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Given a bytearray and a new bytearray of which i need to overwrite its content on the original bytearray but starting from a specific position/offset (A) as shown in the image below(we can say B is the length of the new Array). Also handling the new length if the overwriting exceeds the actual length of the original array.

(this is needed for .WAV file overwriting in different positions).

enter image description here enter image description here

here is what i have tried so far but no luck.

 public byte[] ByteArrayAppender(byte[] firstData, byte[] newData, byte[] remainData, int Position) {

    byte[] editedByteArray = new byte[firstData.length + newData.length + remainData.length];


    System.arraycopy(firstData, 0, editedByteArray, 0, Position);

    System.arraycopy(newData, 0, editedByteArray, firstData.length, newData.length);

    System.arraycopy(remainData, 0, editedByteArray, newData.length, remainData.length);

    return editedByteArray;

}
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Insert or overwrite? –  Anders R. Bystrup Feb 20 at 11:14
    
I can hardly imagine an answer to this question that is easier than the System#arraycopy method. But maybe 'fge' got it right... –  Marco13 Feb 20 at 11:48

3 Answers 3

up vote 5 down vote accepted

The easiest way is to use a ByteBuffer to wrap your original array:

final ByteBuffer buf = ByteBuffer.wrap(theOriginalArray);
buf.position(whereYouWant);
buf.put(theNewArray);

Note: above code does not check for overflows etc. If an overflow is possible, the code will have to change for something like this and the method should return the array:

final int targetLength = theNewArray.length + offset;
final boolean overflow = targetLength > theOriginalArray.length;
final ByteBuffer buf;

if (overflow) {
    buf = ByteBuffer.allocate(targetLength);
    buf.put(theOriginalArray);
    buf.rewind();
} else
    buf = ByteBuffer.wrap(theOriginalArray);

buf.position(offset);
buf.put(theNewArray);

return buf.array(); // IMPORTANT
share|improve this answer
    
and the buf.array(); will give me the new overwritten array ? –  Papa_Jay Feb 20 at 11:24
1  
This code just modifies the original array -- and in this case, yes, using .array() will return your original array, not a new one. From your question, this is what you want, isn't it? Or do you want a new array to be created? –  fge Feb 20 at 11:25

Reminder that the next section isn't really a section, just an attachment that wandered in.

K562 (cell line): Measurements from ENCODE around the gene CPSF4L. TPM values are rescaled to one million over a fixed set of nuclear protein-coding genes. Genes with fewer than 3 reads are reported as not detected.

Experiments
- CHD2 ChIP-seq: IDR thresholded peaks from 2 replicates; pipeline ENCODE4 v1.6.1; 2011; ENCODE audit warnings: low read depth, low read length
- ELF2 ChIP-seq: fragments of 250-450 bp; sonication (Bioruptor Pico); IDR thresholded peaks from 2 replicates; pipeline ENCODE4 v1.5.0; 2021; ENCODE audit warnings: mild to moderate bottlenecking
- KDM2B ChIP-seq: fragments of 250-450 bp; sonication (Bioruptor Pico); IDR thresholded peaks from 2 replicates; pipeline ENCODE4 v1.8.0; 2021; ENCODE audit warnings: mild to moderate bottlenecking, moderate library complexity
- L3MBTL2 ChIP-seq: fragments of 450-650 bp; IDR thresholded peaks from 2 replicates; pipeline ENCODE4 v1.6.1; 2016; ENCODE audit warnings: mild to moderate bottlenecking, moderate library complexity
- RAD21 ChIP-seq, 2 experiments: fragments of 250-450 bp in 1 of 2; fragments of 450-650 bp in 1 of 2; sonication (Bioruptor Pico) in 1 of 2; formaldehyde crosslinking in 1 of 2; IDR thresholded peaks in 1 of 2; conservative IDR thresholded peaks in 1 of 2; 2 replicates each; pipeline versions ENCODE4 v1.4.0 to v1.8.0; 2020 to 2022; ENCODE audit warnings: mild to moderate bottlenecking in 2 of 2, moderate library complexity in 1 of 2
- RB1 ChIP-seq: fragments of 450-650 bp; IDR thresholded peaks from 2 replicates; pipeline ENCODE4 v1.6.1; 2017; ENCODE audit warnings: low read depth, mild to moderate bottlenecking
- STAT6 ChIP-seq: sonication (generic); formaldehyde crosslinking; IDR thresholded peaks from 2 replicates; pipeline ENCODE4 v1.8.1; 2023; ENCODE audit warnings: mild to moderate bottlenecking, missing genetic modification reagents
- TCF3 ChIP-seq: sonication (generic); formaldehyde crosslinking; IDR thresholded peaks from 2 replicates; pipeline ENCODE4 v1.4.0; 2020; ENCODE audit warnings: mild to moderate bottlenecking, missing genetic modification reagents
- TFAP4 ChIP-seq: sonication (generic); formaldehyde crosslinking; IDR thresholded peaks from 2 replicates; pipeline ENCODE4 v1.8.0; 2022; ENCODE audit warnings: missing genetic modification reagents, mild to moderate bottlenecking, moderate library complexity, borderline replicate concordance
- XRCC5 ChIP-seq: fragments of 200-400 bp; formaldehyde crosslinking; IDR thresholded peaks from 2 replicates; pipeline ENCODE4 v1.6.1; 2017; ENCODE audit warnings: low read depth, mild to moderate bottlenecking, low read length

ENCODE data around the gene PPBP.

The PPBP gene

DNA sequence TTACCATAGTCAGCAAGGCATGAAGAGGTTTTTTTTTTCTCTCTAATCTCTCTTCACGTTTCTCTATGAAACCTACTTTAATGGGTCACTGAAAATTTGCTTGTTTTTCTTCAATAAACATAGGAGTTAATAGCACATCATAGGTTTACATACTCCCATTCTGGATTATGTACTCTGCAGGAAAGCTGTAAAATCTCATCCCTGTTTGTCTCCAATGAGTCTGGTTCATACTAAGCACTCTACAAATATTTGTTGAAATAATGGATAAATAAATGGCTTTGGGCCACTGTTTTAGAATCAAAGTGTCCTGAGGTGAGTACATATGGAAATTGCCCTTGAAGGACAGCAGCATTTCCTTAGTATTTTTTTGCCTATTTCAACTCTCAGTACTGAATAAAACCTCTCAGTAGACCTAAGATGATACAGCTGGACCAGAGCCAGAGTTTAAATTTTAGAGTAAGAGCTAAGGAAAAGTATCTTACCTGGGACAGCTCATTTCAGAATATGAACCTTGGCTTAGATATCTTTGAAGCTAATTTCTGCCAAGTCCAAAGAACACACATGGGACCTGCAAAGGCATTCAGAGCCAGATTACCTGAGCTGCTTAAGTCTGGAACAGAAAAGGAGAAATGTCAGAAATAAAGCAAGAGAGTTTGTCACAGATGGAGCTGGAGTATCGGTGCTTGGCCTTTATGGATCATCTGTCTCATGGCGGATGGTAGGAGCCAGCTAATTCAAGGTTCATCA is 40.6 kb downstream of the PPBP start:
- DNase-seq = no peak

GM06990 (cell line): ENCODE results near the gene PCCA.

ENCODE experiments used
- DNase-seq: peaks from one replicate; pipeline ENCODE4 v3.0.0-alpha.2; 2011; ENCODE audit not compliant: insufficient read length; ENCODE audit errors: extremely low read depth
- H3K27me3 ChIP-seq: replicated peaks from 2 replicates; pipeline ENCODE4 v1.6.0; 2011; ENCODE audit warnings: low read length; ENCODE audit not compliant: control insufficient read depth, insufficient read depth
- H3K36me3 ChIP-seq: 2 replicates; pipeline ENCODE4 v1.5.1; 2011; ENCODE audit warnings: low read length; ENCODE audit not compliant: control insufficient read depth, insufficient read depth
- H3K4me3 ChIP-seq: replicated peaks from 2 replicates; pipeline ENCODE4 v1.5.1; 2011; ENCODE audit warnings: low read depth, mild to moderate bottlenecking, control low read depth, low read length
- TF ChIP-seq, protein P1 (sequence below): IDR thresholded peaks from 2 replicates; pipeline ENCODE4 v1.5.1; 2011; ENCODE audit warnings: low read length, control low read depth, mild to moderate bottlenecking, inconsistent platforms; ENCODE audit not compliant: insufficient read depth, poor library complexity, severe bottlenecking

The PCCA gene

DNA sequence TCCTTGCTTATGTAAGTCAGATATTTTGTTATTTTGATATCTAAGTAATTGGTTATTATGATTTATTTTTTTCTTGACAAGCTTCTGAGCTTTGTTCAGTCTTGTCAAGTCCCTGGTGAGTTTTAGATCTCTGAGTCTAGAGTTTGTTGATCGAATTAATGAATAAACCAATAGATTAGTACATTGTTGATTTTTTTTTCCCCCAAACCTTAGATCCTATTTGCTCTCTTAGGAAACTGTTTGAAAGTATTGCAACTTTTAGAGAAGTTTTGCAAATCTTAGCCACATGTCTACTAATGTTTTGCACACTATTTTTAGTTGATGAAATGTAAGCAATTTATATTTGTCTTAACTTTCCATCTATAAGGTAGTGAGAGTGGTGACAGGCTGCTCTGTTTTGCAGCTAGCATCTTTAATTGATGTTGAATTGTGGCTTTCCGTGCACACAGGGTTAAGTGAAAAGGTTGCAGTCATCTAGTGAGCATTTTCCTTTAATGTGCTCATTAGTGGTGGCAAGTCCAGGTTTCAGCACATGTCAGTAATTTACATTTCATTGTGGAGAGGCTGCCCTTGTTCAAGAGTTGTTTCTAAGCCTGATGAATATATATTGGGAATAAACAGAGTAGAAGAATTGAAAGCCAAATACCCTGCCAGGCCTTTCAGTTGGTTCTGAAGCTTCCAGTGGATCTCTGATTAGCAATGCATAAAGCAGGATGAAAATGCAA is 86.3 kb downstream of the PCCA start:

okay, i understand. –  Papa_Jay Feb 20 at 11:26
    
it works, I've used this with WAV audio data, overwriting with the old data with newly recorded one, when i overwrite the beginning and the end it works fine, but in the middle i get trouble, only noise. –  Papa_Jay Feb 20 at 11:50
    
Note that you need to create a new ByteBuffer for each overwrite operation; if you don't want to do so, you'll need to .rewind() it before each overwrite you want to make. It is lightweight enough that you can afford creating a new one each time though. –  fge Feb 20 at 11:53

You will probably find Arrays.copyOfRange() to be useful.

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I have tried to override byteArray as follow..

public static void main(String[] args) {
    byte[] array1 = new byte[10];
    byte[] array2 = new byte[5];
    for (int i = 0; i < array1.length; i++) {
        array1[i] = (byte) 1;
    }
    for (int i = 0; i < array2.length; i++) {
        array2[i] = (byte) 0;
    }
    Test.overrideArray(3, array1, array2);
}

private static void overrideArray(int start, byte[] originalArray, byte[] overrideArray) {
    //add some codes for check validations lengths of Arrays
    for (int i = start; i - start < overrideArray.length; i++) {
        originalArray[i] = overrideArray[i - start];
    }
    for (int i = 0; i < originalArray.length; i++) {
        System.out.println(originalArray[i]);
    }
}
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